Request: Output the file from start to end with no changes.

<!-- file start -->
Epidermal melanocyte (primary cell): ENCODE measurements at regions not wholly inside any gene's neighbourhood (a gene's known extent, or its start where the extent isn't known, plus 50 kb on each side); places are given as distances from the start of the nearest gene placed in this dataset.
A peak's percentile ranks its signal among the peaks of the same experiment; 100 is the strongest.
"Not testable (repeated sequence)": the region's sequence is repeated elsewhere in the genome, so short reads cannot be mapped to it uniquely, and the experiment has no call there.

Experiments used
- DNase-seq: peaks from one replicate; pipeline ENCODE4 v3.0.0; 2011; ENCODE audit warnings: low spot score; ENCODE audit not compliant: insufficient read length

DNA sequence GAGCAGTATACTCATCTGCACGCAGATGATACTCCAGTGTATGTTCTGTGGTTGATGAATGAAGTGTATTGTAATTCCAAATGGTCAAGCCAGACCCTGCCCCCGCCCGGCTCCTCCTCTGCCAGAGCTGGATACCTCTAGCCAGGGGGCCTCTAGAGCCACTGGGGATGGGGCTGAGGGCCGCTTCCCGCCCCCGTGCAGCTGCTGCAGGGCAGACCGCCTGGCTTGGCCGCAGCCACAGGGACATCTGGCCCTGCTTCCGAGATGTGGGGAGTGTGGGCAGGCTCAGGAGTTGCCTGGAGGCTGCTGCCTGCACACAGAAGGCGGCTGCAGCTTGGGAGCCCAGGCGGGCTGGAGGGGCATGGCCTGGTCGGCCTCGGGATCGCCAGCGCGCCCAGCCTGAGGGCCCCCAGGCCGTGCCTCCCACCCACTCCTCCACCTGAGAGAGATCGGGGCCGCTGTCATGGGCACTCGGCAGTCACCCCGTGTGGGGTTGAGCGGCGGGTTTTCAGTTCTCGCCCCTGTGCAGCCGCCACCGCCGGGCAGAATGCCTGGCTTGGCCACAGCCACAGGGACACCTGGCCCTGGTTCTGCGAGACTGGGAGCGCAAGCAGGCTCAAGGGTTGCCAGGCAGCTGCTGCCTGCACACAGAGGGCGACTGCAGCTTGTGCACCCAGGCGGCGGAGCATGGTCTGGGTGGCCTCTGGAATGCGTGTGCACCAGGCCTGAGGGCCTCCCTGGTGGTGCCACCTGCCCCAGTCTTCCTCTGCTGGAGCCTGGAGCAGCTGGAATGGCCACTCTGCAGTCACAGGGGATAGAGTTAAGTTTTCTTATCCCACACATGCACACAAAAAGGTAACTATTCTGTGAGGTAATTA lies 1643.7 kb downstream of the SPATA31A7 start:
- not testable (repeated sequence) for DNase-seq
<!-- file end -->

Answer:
Epidermal melanocyte (primary cell): ENCODE measurements at regions not wholly inside any gene's neighbourhood (a gene's known extent, or its start where the extent isn't known, plus 50 kb on each side); places are given as distances from the start of the nearest gene placed in this dataset.
A peak's percentile ranks its signal among the peaks of the same experiment; 100 is the strongest.
"Not testable (repeated sequence)": the region's sequence is repeated elsewhere in the genome, so short reads cannot be mapped to it uniquely, and the experiment has no call there.

Experiments used
- DNase-seq: peaks from one replicate; pipeline ENCODE4 v3.0.0; 2011; ENCODE audit warnings: low spot score; ENCODE audit not compliant: insufficient read length

DNA sequence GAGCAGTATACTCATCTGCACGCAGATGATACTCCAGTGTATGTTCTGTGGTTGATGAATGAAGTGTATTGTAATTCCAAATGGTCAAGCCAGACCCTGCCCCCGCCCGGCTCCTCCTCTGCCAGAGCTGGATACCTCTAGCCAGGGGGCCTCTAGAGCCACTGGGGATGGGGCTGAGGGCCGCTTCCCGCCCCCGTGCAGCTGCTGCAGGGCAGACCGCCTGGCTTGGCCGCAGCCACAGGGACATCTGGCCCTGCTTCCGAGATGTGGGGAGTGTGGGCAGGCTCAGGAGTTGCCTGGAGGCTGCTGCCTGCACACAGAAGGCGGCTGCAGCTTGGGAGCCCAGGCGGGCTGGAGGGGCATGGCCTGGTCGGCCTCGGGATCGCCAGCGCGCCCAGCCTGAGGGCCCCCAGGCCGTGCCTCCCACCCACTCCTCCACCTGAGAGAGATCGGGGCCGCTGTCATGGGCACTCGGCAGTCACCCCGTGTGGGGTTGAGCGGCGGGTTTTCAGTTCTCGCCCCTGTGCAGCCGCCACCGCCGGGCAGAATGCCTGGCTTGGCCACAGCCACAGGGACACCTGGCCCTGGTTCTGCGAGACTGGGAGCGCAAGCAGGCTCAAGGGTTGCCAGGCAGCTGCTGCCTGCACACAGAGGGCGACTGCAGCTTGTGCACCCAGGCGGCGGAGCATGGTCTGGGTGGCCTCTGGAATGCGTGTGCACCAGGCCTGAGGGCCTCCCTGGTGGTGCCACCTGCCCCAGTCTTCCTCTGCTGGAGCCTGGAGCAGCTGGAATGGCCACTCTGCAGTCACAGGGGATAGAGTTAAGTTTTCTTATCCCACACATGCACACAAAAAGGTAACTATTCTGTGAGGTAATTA lies 1643.7 kb downstream of the SPATA31A7 start:
- not testable (repeated sequence) for DNase-seq